Here's the Scoop by Brian Sweeney

Brian Sweeney has been the author of “Here’s the Scoop” for more than 20 years. The column usually deals with the lighter side of life and the writer has been known to mix a bit of fiction in with the facts. Brian has received six awards for his column in the annual New York Press Association’s Better Newspaper Contest.

Here's the Scoop: Sept. 16, 2009

Itching to tackle a project
Like most people, I really look forward to weekends. In particular, I like it best when I don’t have anything planned. No friends coming over. No place to go. Just time to relax…and do loads and loads of work around the house.


Here's the Scoop: Sept. 9, 2009

Rock ‘n’ roll high school
School’s in. I think. The Back-to-School sales. The fashions for the new year. The calls to the principal’s office for shooting spit-wads. These things mean nothing to me these days…even if I do long for those bygone spit-wad days. I often got an “A” in spit-wad accuracy. My parents weren’t all that impressed, though.


Here's the Scoop: Sept. 2, 2009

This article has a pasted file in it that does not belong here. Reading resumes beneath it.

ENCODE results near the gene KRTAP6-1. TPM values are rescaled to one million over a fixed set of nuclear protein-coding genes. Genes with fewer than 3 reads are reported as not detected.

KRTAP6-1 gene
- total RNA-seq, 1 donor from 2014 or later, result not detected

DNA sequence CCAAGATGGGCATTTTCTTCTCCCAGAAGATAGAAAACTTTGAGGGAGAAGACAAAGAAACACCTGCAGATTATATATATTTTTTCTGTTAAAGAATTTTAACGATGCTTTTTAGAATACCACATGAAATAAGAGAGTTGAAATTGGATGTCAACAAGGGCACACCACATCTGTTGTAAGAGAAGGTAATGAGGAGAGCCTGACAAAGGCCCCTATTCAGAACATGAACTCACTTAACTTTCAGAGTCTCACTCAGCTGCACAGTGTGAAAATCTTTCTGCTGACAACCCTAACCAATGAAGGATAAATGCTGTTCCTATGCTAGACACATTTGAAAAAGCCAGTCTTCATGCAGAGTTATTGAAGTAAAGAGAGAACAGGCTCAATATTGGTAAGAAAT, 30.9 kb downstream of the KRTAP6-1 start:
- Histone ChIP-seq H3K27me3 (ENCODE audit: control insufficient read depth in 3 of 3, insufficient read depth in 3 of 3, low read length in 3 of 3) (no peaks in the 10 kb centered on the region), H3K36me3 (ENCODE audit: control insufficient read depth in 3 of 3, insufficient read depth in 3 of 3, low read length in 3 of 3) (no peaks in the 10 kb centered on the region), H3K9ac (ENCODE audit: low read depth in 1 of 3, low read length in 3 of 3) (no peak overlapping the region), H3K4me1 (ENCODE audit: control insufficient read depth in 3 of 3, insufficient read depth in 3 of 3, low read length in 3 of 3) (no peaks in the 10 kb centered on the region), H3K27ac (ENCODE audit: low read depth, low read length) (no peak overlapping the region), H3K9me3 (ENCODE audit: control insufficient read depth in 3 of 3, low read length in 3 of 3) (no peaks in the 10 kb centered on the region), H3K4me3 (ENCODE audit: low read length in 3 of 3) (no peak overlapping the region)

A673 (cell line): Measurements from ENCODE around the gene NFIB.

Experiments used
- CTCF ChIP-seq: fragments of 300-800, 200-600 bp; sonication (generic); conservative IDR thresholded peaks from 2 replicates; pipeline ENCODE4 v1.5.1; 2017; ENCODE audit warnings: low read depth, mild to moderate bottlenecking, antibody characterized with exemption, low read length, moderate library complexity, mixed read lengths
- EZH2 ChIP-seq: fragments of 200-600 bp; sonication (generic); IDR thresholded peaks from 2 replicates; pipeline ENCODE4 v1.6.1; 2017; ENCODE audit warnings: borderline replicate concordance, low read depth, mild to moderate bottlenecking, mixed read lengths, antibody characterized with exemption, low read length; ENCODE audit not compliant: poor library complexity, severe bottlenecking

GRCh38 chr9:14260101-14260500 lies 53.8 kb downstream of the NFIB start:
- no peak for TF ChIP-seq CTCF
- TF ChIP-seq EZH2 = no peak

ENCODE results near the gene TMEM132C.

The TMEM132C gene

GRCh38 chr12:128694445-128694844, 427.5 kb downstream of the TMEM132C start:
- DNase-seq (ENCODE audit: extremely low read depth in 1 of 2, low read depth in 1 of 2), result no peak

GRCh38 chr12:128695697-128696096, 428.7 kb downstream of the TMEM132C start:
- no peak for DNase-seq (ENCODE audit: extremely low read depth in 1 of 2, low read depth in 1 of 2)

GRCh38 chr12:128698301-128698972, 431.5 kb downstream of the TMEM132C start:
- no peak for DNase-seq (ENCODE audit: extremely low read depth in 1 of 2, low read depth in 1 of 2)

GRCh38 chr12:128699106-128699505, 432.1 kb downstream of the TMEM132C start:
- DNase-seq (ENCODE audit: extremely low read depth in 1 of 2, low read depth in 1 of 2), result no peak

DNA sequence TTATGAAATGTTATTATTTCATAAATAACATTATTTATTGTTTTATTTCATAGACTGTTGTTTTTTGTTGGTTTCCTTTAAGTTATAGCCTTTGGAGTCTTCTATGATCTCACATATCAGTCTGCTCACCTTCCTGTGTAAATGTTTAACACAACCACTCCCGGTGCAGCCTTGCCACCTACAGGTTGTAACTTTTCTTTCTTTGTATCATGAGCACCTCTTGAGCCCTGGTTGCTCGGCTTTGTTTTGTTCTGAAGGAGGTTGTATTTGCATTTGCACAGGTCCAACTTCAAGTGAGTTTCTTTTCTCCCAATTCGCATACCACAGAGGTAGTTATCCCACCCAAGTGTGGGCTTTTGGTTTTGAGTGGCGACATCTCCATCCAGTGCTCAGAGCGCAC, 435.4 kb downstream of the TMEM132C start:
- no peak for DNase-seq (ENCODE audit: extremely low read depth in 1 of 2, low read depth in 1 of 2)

Used chicken salesman
It took awhile, but I think I may have found my true calling: chicken sales. I honestly had no idea.
Stranger things have happened, I guess. It all started out very innocently. I was asked by “my people” to assist with the “chicken booth” at the Margaretville Street Fair. Those of you who attended this event know that it was “fowl” weather — you’d think it would be perfect for selling some chickens.


Here's the Scoop: August 26, 2009

Cashing in on a trend
Well, the “Cash for Clunkers” program is winding down. Whew. Apparently the program that paid for folks to trade in their old, fuel inefficient vehicles for new, more efficient ones was a huge hit. The plan reportedly had some flaws, but was beneficial overall.


Here's the Scoop: August 19, 2009

Follow the granola crumbs
A few weeks back I wrote about how my wife and I have turned leisurely bicycle riding into a spectator sport. This was not meant in a mean-spirited way. Basically, having a “rating” system for other riders, helps one keep their mind off the idea the tiny size of the bike seat you’re perched upon.